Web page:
Recently, I've been talking to someone that is cross-eyed, and his face has a pretty visible scar as well. These talks are mainly at lunchtime when there's more than 1 person present. Whenever he's talking, I try to maintain eye contact or look at his face, as I normally would when having a conversation including multiple people.

I'm generally not awkward at making eye contact, I don't stare or make people uncomfortable. But this person seems to feel uncomfortable with eye contact nonetheless. Sometimes they seem to suddenly be aware that someone is looking at their face, resulting in them shortly making eye contact before looking down and stuttering a bit. After a while, the conversation continues as usual, but usually with them keeping their head down and not looking at whoever they are conversating with.

I'm not sure how to deal with this. I don't want to make them uncomfortable. Looking away when he looks at me seems like a bad option that would really send a message of 'oops, I got caught staring at your remarkable face' which I'm really not, I'm just making the regular eye contact I make with everyone. Not looking at their face at all seems to me like it would seem that I'm treating them differently because of their look, which also seems wrong to me.

How do I properly handle eye contact with someone with distinctive facial features, that seems uncomfortable from time to time with this eye contact?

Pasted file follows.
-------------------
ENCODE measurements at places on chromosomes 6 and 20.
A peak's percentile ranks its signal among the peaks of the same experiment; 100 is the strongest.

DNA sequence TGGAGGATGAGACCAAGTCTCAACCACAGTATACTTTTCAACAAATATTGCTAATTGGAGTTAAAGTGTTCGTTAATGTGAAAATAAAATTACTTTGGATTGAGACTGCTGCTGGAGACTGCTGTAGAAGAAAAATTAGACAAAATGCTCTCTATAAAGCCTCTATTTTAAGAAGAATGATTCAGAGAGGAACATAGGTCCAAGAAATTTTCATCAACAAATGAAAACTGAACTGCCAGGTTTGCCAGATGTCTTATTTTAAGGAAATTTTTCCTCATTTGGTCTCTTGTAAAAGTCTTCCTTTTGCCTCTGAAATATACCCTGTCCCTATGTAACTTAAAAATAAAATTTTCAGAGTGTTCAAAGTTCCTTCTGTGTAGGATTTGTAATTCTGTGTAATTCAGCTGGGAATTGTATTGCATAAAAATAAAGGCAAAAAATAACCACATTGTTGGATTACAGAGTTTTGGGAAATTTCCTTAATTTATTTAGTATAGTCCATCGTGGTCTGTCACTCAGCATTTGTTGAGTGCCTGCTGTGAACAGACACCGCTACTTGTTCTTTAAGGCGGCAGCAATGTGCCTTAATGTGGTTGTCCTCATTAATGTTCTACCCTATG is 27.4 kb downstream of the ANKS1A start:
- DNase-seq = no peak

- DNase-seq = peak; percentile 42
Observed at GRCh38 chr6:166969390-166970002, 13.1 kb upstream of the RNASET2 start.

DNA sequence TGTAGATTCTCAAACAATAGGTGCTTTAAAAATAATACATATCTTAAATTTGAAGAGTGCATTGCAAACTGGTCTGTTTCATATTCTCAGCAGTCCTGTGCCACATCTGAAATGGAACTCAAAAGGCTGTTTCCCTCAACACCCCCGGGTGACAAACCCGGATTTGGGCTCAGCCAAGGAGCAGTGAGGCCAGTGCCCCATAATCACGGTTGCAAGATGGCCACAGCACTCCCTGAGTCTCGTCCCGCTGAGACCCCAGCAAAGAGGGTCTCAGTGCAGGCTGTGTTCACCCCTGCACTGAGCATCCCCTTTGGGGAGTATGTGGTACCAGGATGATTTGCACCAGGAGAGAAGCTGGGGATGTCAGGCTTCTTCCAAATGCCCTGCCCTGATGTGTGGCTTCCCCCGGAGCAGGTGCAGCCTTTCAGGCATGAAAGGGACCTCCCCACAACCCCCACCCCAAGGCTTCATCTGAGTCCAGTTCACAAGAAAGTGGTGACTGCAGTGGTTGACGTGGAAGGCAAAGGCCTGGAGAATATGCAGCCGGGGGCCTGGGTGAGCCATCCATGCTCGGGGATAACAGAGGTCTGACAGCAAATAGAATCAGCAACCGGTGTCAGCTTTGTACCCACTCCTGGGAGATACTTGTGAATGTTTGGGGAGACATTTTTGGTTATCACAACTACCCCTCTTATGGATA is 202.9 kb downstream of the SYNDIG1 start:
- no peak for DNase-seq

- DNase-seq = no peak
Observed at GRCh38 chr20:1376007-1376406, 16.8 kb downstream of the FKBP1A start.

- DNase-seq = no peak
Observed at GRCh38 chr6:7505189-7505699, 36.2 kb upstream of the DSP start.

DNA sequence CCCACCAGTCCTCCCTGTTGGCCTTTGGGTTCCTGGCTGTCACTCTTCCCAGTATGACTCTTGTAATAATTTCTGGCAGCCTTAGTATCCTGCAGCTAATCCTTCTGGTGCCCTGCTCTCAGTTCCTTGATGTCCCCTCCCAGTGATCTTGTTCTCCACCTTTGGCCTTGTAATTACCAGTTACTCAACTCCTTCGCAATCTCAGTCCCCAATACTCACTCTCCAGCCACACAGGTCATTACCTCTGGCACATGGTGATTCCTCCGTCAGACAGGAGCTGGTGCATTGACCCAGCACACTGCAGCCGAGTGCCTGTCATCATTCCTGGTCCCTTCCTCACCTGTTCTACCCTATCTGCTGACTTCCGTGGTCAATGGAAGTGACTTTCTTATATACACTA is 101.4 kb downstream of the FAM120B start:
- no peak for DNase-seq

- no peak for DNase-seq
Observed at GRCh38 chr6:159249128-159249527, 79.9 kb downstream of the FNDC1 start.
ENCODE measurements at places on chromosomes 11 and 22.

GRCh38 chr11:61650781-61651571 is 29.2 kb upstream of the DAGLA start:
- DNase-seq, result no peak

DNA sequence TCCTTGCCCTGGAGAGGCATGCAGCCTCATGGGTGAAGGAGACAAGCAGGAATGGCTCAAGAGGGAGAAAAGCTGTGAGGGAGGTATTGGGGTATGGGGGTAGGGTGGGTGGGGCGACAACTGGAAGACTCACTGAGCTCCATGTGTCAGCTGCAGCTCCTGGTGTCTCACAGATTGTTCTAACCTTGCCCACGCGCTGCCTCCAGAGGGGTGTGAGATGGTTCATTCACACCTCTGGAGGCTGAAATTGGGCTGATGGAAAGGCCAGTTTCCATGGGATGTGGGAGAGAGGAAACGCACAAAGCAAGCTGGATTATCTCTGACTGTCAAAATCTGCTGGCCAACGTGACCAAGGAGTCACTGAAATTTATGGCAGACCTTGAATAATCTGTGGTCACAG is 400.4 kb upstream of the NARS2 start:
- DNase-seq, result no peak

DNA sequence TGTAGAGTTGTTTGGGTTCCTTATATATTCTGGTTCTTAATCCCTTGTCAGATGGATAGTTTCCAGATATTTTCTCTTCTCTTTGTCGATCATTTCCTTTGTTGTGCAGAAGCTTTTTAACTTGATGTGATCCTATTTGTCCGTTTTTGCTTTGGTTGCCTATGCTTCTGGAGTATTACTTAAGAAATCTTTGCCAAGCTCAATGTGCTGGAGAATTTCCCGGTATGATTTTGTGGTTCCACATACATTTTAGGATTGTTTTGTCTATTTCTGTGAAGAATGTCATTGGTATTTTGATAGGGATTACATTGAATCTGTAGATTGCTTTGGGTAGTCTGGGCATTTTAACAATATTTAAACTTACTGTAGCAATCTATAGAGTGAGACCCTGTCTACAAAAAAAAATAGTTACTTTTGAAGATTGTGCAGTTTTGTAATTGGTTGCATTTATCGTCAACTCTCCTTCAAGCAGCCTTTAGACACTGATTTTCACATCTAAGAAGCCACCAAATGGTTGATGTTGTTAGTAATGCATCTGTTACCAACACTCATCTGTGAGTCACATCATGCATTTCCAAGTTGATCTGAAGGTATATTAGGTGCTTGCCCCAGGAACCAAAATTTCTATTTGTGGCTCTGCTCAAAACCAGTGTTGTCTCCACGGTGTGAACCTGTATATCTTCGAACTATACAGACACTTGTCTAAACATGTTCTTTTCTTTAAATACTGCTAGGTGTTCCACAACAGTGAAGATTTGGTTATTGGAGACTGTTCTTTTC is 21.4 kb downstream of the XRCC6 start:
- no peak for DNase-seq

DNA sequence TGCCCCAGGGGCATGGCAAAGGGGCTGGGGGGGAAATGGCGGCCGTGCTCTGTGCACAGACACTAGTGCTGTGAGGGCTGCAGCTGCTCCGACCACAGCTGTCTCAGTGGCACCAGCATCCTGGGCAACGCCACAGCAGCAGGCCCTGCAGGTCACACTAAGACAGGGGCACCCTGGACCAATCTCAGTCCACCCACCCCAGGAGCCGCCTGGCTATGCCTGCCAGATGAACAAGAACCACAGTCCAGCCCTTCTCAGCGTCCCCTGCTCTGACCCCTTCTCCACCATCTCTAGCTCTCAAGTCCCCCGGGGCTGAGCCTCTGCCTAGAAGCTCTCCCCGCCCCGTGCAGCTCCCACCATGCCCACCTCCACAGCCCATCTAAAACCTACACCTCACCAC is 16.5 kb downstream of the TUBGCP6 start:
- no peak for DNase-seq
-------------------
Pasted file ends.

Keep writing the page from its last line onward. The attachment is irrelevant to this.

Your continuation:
• 3
    Are you able to talk with the guy directly in a 1:1 without others around? Perhaps a quiet private discussion might clarify what he prefers.
    – user5267
    Commented May 28, 2019 at 11:07
  • 3
    @Criggie this is one of those situations where I'd like to know if there's a proper way to do so without having a 1:1. The guy is not a close coworker, so even though it might be possible it's likely going to be awkward... and to be honest, I was hoping for something that's broadly applicable to acquaintances and maybe even strangers too.
    – Tinkeringbell
    Commented May 28, 2019 at 11:27
  • Would sitting right next to this person be a possibility? This way, it would be normal not to have eye contact. Commented May 28, 2019 at 18:36
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    @EricDuminil Even sitting next to a person you can have eye contact. While I agree that it might solve something in some cases, it still won't answer the times when this isn't possible, so feel free to assume the question is about those times when it would be normal to make eye contact.
    – Tinkeringbell
    Commented May 28, 2019 at 18:48

3 Answers 3


You can't.

That is not an issue that you can resolve. They are not very comfortable with how they look themselves. Eventually, they will get around this, but there is nothing you can do immediately, which would not make them even more uncomfortable.